Can you remember what you were doing 10 years ago in January 2007? Well I certainly can; I was organising my own funeral!

In the previous September, aged 39, I was diagnosed with oesophageal cancer, after having difficulties with swallowing and was given the 3 possible outcomes: do nothing and I would have 9 months to live; if chemotherapy was the only other option, then I could have 18 months; if I were to be a suitable case for surgery....then who knows!!

I ended up having chemotherapy and then lifesaving surgery at Colchester General Hospital. I thank God, I’m still alive albeit with certain limitations regarding energy levels. I’ve also had to make some quirky little lifestyle adjustments but, in the grand scheme of things, that’s nothing compared to what the outcome could have been!

I always knew I’d do a fundraising event to celebrate 10 years post-surgery and came up with the idea of holding an afternoon tea. On the 21st Jan 2017, 100 friends joined us to mark this fantastic occasion. There was a glass of fizz to welcome all our paying guests then I did a little talk about my diagnosis and treatment. My husband spoke about the support we received from the OPA and St Helena’s hospice based in Colchester. Our local hospice offers therapeutic intervention which is what I benefitted from. The hospice is also a place for the living as well as ensuring a ‘good death’. Attending the hospice empowered me and gave me the confidence to start building a future for myself and my husband, albeit on my long road to recovery.

We also attended the OPA meetings at Guys Hospital where it was beneficial to meet other people in my situation and exchange coping strategies etc. My fundraiser was a way to raise the profile of both these charities because without fundraisers and other forms of giving these charities may well struggle in the future.

Our guests were served a selection of different filled sandwiches accompanied by endless cups of tea using lovely bone china. Numerous homemade cakes were followed by scones with clotted cream and jam accompanied by live background music and lots of chatting and laughter. After an hour or so, the remainder of the afternoon was rounded off with an extensive raffle and an auction.

None of us know what’s around the corner health wise and even if you believe you’re fit and healthy sometimes a curve ball is thrown and you’re trajectory in life changes. As a Christian, I had a lot of prayer and support which got us through a lot of tough times plus I feel my positivity and having had a good wholesome lifestyle helped me come through.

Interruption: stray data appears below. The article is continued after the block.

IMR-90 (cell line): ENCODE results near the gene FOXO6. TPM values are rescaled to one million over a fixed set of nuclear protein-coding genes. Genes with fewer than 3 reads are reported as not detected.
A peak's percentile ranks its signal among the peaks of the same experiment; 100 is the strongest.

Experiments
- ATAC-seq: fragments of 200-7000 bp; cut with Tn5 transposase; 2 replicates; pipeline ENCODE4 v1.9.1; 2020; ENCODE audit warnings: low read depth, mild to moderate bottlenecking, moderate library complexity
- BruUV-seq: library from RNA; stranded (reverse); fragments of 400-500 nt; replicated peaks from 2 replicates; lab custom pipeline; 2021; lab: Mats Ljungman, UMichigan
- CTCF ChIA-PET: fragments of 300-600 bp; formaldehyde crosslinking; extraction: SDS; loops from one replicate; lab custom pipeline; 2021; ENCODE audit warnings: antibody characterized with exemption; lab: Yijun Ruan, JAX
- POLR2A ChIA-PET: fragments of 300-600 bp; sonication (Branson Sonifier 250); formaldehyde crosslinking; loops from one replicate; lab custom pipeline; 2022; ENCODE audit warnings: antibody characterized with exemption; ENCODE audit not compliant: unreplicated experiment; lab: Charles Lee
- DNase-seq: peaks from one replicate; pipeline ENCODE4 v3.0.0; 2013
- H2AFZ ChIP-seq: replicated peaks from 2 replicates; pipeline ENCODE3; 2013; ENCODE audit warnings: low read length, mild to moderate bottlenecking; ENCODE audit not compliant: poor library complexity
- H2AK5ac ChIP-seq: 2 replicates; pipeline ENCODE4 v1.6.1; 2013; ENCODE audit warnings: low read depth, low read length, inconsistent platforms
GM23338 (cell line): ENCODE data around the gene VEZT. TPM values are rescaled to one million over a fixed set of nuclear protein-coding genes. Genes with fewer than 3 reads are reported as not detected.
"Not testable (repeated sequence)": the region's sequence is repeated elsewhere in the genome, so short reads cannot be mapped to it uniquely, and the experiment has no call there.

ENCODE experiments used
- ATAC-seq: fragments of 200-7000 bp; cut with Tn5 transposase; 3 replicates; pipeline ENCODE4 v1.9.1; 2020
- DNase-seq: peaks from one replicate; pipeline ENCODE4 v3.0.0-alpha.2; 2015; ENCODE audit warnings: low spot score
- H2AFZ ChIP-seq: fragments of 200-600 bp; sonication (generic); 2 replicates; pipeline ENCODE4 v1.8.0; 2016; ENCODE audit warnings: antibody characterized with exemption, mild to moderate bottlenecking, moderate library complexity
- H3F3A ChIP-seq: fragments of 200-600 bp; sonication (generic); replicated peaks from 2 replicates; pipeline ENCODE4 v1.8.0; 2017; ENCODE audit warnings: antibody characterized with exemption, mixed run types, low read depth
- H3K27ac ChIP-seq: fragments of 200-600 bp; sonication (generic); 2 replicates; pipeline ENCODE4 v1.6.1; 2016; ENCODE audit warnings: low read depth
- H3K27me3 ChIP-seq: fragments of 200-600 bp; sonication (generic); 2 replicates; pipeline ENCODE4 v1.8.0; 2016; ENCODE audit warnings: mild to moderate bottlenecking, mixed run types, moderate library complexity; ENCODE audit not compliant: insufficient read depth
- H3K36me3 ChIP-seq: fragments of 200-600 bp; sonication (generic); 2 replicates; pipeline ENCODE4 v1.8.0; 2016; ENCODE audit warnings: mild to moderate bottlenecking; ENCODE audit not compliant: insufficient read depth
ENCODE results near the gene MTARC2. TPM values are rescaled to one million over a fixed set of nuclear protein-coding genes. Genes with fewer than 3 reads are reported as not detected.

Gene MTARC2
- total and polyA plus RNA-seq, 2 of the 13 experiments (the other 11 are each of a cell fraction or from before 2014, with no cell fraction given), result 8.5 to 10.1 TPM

SIBO - Small Intestine Bacterial Overgrowth - Brian's Story

I had the SIBO breath test under Dr Jervoise Andreyev at the Marsden in October. It confirmed small bowel bacterial overgrowth. A short course of antibiotics (Ciprofloxacin – no side effects suffered) almost immediately cleared all the debilitating symptoms I had suffered in the 18 months since my Ivor Lewis operation and adjuvant chemotherapy. I entered into a brave new world, free of abdominal pain, bloating, absence of appetite, irregular bowel movement and persistent weight loss. Seven weeks later, I remain free of symptoms: should they recur, they should again be readily treatable.

The reversal is remarkable. My weight had fallen from 92 kilos to 58 kilos. Appetite collapsed. Malnutrition was severe enough for enteral feeding and a stay as an in-patient to be necessary. I had a bout of pneumonia and chest infections, and persistent abdominal pain. I am now eating hungrily, and am pain-free with normal bowel movements.

What may, perhaps, also be of interest is that the recommendation to see Dr Andreyev came from a consultant in a quite different field (a cardiologist, in fact) at a different hospital. It may be that my case is exceptional. But the SIBO test is so simple, and the result can be so life-enhancing, that it seems remarkable that such gastroenterology is not better known.